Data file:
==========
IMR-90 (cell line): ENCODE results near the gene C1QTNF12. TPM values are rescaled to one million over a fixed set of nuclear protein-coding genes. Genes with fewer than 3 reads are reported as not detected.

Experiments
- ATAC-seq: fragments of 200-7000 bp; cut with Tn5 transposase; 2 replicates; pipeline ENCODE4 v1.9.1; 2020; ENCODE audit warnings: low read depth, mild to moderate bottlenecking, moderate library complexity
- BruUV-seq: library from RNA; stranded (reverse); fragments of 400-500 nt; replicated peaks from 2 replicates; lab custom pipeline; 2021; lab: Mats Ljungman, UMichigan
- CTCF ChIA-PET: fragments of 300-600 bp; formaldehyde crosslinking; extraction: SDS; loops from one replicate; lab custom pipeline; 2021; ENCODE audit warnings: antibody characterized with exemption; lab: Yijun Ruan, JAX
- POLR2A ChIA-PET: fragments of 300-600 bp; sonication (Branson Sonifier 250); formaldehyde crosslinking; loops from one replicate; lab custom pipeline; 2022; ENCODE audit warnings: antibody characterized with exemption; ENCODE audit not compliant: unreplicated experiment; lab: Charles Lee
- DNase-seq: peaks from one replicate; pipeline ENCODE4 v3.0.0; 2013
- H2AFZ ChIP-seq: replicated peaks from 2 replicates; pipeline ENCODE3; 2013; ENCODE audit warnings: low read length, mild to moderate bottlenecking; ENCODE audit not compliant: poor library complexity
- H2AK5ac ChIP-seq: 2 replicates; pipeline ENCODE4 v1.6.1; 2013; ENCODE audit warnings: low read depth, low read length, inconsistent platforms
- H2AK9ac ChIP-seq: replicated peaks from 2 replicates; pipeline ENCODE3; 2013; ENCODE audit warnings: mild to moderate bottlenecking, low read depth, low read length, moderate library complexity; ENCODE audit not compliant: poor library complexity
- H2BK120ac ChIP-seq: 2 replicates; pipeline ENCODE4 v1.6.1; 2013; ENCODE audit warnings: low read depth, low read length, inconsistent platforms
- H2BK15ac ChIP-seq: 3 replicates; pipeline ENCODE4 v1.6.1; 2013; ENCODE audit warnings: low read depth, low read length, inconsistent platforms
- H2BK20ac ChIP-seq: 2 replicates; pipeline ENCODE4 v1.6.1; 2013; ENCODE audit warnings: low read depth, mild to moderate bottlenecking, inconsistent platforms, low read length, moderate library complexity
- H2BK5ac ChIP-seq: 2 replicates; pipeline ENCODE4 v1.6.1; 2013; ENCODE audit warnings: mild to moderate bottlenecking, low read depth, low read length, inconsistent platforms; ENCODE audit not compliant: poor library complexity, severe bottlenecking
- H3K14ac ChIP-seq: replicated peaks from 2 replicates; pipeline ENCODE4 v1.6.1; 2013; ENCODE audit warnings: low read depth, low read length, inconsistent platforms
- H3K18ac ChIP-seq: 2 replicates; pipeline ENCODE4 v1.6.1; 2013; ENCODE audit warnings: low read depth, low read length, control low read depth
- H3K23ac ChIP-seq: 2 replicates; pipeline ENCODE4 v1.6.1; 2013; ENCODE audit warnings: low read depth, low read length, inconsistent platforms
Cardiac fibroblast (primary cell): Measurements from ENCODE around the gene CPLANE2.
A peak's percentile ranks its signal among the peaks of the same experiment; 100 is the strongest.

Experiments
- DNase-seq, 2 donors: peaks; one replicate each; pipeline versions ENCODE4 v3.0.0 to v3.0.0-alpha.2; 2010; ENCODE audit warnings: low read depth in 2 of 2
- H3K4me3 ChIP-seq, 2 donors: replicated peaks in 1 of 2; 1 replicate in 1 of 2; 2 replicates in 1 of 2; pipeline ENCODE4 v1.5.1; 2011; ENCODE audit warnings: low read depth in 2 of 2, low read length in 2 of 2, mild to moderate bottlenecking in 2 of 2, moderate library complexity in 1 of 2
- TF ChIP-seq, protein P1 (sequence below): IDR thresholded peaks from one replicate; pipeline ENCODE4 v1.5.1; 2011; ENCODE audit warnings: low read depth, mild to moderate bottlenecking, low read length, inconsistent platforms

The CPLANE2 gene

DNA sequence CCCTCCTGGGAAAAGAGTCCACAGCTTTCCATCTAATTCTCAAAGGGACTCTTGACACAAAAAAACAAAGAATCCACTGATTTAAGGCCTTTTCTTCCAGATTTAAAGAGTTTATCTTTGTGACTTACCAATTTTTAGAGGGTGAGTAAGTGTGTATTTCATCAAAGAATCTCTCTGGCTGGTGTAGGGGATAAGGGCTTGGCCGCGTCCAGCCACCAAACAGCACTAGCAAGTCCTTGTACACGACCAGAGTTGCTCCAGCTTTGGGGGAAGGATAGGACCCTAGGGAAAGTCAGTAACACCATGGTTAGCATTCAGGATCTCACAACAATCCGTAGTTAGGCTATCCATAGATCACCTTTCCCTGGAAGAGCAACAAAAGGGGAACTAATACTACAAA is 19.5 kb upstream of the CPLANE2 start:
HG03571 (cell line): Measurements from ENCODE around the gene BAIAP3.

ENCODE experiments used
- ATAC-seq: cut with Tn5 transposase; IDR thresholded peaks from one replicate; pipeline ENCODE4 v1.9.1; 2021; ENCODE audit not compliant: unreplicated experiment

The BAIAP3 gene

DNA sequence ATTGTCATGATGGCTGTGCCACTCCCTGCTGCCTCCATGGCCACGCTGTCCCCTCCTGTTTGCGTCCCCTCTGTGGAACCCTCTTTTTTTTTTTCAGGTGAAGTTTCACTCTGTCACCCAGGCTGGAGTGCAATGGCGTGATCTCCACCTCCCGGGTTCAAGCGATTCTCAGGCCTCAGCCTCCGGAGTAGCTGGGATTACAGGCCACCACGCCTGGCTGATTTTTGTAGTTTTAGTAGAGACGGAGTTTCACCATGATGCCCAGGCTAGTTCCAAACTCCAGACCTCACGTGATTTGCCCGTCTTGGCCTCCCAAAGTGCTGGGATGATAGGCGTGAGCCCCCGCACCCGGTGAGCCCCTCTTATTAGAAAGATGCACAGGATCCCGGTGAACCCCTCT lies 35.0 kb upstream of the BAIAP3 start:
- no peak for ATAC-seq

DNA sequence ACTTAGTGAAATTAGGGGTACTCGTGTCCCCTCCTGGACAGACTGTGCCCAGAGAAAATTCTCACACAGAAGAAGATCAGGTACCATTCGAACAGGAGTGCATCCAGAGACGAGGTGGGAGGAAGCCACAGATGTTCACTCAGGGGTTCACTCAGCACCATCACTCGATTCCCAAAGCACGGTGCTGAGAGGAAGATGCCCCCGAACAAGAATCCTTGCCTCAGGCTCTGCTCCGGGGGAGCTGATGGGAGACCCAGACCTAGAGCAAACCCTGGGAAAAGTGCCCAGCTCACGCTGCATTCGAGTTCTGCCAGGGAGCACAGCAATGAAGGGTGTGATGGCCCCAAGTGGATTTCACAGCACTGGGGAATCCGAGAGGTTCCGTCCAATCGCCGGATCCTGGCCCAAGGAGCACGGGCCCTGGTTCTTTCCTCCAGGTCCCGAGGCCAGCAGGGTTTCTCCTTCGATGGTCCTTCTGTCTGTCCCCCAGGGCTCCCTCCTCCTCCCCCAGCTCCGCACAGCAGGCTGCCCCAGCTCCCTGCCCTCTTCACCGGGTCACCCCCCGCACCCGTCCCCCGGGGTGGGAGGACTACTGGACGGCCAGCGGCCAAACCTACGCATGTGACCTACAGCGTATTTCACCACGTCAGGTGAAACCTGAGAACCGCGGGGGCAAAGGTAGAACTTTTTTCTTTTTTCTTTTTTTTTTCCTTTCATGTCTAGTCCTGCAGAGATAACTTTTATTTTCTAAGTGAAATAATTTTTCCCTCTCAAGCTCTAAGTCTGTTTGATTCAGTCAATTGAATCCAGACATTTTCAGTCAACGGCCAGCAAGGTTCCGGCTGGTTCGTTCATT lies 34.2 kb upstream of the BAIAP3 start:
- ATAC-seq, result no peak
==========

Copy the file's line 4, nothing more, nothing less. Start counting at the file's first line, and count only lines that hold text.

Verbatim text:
- BruUV-seq: library from RNA; stranded (reverse); fragments of 400-500 nt; replicated peaks from 2 replicates; lab custom pipeline; 2021; lab: Mats Ljungman, UMichigan